Parishioners of Holy Cross Parish in Springfield, along with their pastor, Father Anthony J. Costa (at rear), enjoy the pilgrimage of the Archdiocese of Philadelphia April 23 to the Basilica of the National Shrine of the Immaculate Conception in Washington, D.C.

Parishioners of Holy Cross Parish in Springfield, along with their pastor, Father Anthony J. Costa (at rear), enjoy the pilgrimage of the Archdiocese of Philadelphia April 23 to the Basilica of the National Shrine of the Immaculate Conception in Washington, D.C. (Photo by Lizanne Pando)For some it was an eye-opening first experience, for others it was the continuance of a beloved tradition not to be missed. For all of the approximately 1,500 worshipers, it was the biannual pilgrimage of the Archdiocese of Philadelphia to “America’s Church,” the Basilica of the National Shrine of the Immaculate Conception in Washington, D.C.

Philadelphians had quite a lot to do with the building of the shrine, which is the largest Catholic Church in the Americas, starting with Cardinal Dennis Dougherty who chaired the building committee and continuing with support by Philadelphia’s archbishops ever since.

The pilgrimage was held Saturday, April 23, and included an opening prayer service conducted by Father Dennis Gill, who oversaw the pilgrimage. There was also a traditional procession, crowning of a statue of the Blessed Virgin Mary led by Bishop Michael Fitzgerald, a rosary led by Bishop Timothy Senior and a solemn Mass with Archbishop Charles J. Chaput as celebrant and homilist.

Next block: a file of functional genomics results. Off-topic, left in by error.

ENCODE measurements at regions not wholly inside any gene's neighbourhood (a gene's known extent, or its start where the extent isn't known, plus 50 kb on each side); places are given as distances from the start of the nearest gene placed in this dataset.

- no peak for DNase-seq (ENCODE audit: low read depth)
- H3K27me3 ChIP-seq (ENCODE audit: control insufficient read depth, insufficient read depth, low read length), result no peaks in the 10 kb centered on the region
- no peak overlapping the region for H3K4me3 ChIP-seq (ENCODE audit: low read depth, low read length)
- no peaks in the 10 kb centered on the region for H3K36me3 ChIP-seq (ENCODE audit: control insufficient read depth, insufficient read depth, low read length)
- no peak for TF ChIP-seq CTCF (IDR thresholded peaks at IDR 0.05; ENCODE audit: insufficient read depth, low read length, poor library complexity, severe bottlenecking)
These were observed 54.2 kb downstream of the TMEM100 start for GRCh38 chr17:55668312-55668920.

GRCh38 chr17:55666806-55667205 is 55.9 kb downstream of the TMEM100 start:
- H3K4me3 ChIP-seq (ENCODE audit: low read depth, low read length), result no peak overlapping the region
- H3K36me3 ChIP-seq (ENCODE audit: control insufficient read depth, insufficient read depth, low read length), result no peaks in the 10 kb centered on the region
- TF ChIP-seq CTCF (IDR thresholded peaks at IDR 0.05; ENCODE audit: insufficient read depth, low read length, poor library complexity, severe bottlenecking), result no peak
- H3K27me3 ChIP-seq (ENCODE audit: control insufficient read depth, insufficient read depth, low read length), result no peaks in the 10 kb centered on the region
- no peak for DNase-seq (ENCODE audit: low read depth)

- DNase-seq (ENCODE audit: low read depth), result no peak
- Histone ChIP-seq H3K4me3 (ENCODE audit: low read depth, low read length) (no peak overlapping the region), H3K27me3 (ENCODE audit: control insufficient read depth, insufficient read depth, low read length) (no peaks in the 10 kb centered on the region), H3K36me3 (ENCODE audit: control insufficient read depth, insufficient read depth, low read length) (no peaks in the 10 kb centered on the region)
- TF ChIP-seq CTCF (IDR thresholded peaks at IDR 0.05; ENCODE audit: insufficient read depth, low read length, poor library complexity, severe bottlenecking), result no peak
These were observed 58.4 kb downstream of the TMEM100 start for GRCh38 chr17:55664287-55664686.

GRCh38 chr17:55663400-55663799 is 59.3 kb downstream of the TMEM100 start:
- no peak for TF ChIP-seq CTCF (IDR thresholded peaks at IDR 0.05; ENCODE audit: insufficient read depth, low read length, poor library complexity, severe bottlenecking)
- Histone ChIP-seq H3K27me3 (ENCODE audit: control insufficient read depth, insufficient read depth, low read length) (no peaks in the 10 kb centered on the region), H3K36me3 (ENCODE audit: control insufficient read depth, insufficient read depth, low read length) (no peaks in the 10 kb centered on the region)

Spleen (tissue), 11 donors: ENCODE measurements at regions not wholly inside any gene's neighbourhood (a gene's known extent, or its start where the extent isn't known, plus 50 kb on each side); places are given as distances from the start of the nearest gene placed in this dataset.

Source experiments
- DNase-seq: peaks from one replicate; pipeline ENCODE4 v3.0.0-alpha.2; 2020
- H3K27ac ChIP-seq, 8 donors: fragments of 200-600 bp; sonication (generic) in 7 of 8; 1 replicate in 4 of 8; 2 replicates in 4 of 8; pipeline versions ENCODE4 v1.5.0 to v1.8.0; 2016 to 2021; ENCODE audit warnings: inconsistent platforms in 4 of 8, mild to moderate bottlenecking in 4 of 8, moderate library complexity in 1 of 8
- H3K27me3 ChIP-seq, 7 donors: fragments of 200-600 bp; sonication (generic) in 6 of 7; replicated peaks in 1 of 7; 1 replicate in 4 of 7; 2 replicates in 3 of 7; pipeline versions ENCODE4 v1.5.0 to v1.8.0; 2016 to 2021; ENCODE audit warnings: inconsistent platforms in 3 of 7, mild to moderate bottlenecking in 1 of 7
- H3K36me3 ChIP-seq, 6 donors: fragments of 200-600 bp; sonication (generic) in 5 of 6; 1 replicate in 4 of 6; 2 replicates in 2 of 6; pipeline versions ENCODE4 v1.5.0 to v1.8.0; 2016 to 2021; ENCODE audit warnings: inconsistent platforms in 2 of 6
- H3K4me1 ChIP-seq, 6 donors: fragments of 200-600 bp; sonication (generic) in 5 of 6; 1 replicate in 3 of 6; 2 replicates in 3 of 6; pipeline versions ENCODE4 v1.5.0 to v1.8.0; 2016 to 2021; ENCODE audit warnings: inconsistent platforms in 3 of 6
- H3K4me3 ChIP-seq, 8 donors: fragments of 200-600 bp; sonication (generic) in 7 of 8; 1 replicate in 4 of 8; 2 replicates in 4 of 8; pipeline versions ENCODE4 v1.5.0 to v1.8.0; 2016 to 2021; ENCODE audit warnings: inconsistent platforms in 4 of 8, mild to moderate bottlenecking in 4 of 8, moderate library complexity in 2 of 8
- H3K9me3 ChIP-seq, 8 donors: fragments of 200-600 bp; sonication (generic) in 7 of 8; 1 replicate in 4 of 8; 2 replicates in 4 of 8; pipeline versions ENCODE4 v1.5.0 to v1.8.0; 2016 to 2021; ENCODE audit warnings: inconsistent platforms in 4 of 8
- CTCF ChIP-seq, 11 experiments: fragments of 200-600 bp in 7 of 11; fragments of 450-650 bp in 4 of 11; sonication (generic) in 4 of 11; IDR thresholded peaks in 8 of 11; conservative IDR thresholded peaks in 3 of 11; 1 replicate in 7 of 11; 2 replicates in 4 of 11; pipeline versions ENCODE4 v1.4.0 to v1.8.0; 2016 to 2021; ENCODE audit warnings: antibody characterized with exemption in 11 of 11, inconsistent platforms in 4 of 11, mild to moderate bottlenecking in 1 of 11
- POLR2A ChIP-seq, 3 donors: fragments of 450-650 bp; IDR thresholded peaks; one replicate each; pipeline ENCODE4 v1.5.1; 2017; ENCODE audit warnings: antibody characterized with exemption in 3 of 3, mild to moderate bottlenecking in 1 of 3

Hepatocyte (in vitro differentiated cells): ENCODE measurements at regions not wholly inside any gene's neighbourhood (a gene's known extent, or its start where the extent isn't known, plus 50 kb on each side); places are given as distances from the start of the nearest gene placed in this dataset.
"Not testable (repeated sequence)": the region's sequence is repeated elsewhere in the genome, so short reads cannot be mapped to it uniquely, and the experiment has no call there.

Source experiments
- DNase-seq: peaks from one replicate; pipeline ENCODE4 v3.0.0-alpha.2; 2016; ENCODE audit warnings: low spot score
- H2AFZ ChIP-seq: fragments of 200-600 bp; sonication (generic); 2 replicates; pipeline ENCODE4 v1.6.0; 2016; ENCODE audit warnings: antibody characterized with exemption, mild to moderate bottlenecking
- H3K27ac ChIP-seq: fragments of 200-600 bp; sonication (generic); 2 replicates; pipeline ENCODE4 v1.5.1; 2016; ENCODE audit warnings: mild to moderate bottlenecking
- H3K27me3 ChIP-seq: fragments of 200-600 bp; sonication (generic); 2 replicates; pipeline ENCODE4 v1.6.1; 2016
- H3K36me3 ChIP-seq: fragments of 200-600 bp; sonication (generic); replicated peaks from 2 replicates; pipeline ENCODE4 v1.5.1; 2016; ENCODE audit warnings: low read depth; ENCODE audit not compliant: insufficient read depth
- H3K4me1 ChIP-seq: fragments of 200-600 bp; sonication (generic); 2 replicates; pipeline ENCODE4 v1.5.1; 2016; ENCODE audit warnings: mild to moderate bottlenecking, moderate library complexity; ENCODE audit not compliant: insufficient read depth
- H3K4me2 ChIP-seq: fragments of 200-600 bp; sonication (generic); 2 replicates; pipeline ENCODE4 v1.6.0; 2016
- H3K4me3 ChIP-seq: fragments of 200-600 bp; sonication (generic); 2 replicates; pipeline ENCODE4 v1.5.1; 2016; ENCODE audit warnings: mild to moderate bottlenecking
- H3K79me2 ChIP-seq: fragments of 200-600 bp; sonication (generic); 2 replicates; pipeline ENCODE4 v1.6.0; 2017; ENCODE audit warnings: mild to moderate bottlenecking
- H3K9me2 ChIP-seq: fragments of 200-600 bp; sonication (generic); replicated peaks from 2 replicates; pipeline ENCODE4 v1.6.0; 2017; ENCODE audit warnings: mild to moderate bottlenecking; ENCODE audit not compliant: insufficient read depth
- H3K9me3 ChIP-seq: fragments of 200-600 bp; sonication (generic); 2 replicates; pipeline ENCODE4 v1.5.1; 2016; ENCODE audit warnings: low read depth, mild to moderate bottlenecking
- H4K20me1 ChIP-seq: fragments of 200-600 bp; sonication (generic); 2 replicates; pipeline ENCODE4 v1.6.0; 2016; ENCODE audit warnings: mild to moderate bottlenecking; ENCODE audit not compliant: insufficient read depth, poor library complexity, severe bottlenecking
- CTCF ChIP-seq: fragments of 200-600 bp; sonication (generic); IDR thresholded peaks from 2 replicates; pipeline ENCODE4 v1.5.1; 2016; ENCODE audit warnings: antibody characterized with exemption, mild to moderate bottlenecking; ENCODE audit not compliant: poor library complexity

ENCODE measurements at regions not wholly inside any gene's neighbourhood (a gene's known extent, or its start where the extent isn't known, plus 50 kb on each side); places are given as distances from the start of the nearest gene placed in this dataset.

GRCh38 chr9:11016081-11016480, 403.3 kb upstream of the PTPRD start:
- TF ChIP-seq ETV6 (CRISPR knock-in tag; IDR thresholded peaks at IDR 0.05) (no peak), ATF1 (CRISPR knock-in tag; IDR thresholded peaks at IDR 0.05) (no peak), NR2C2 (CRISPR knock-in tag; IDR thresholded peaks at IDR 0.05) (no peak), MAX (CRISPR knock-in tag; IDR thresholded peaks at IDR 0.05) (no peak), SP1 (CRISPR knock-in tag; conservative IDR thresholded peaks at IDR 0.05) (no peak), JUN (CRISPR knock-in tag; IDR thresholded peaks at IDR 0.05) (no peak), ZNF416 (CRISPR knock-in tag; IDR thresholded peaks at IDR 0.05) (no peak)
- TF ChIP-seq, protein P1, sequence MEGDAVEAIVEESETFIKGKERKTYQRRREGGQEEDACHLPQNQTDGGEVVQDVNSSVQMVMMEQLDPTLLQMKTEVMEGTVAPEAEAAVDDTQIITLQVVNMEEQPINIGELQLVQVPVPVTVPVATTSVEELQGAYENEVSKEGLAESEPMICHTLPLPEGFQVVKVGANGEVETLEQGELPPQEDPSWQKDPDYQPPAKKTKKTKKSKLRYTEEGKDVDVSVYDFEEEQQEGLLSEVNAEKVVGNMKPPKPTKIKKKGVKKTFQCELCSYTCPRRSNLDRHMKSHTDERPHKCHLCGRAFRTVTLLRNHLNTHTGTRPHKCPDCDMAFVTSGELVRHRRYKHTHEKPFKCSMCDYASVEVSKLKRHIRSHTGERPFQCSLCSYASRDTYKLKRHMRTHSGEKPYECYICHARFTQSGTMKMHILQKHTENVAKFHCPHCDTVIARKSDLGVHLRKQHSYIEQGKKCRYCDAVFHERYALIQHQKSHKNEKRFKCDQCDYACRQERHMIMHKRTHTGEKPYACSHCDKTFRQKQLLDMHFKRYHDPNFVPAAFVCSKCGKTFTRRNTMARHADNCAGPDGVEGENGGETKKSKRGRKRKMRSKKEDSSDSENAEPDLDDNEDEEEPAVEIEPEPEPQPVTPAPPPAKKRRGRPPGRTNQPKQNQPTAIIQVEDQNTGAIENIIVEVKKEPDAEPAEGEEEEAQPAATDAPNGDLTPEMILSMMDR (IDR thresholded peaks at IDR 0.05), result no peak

Because this is the Year of Mercy, the title of the Mass was “Holy Mary, Queen and Mother of Mercy.”

In his homily, Archbishop Chaput said, “Mary is the most perfect of human beings. When we say that Mary is the Queen of Mercy we mean she is the one who embodies the quality of mercy we see in God more than the rest of us.”

Curiously, the quality of mercy is not the first thought that may come to mind when looking at the somewhat stern-looking mosaic of Christ in Majesty that dominates the wall of the north apse behind the altar. But it is certainly awe inspiring, and at the time of its creation it was considered possibly the largest mosaic in the world.

Other beautiful mosaics cover the two smaller domes in the basilica and scaffolding is in place to install a massive mosaic on the largest dome over the transept, according to Msgr. Walter Rossi, the director of the shrine. This is just the latest of the many loving additions to the shrine over the years.

What is perhaps most notable are the many side chapels and shrines throughout the huge basilica, most of them honoring the Blessed Mother as she is venerated in countries around the world. Each is a visual invitation for meditation and prayer.

“I think every time I come there is a new mosaic or a newly embellished chapel, and you see the cultures of the world here,” said Bishop Fitzgerald, who also assisted with the long lines of pilgrims going to confession. “It renews my devotion to the Blessed Mother. In this year of mercy you see the direct connection between Divine Mercy and the Blessed Mother.”